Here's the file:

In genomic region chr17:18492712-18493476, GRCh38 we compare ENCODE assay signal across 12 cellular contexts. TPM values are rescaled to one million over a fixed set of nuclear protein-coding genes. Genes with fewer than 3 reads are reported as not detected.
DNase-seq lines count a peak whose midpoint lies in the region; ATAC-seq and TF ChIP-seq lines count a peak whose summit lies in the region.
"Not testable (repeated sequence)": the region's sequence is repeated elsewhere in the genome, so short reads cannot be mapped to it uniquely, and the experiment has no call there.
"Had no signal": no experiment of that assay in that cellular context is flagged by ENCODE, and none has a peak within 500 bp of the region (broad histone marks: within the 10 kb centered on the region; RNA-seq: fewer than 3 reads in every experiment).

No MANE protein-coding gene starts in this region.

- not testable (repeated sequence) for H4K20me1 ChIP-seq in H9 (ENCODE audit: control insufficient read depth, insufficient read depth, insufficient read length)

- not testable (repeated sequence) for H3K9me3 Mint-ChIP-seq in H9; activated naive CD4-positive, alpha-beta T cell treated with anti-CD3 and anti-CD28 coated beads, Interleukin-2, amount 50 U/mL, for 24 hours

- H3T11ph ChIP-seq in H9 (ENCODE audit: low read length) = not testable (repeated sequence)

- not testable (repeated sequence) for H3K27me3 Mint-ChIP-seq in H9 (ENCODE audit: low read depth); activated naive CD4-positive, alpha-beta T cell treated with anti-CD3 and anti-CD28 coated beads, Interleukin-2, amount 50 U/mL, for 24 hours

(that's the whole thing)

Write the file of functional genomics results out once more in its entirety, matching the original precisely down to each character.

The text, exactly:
In genomic region chr17:18492712-18493476, GRCh38 we compare ENCODE assay signal across 12 cellular contexts. TPM values are rescaled to one million over a fixed set of nuclear protein-coding genes. Genes with fewer than 3 reads are reported as not detected.
DNase-seq lines count a peak whose midpoint lies in the region; ATAC-seq and TF ChIP-seq lines count a peak whose summit lies in the region.
"Not testable (repeated sequence)": the region's sequence is repeated elsewhere in the genome, so short reads cannot be mapped to it uniquely, and the experiment has no call there.
"Had no signal": no experiment of that assay in that cellular context is flagged by ENCODE, and none has a peak within 500 bp of the region (broad histone marks: within the 10 kb centered on the region; RNA-seq: fewer than 3 reads in every experiment).

No MANE protein-coding gene starts in this region.

- not testable (repeated sequence) for H4K20me1 ChIP-seq in H9 (ENCODE audit: control insufficient read depth, insufficient read depth, insufficient read length)

- not testable (repeated sequence) for H3K9me3 Mint-ChIP-seq in H9; activated naive CD4-positive, alpha-beta T cell treated with anti-CD3 and anti-CD28 coated beads, Interleukin-2, amount 50 U/mL, for 24 hours

- H3T11ph ChIP-seq in H9 (ENCODE audit: low read length) = not testable (repeated sequence)

- not testable (repeated sequence) for H3K27me3 Mint-ChIP-seq in H9 (ENCODE audit: low read depth); activated naive CD4-positive, alpha-beta T cell treated with anti-CD3 and anti-CD28 coated beads, Interleukin-2, amount 50 U/mL, for 24 hours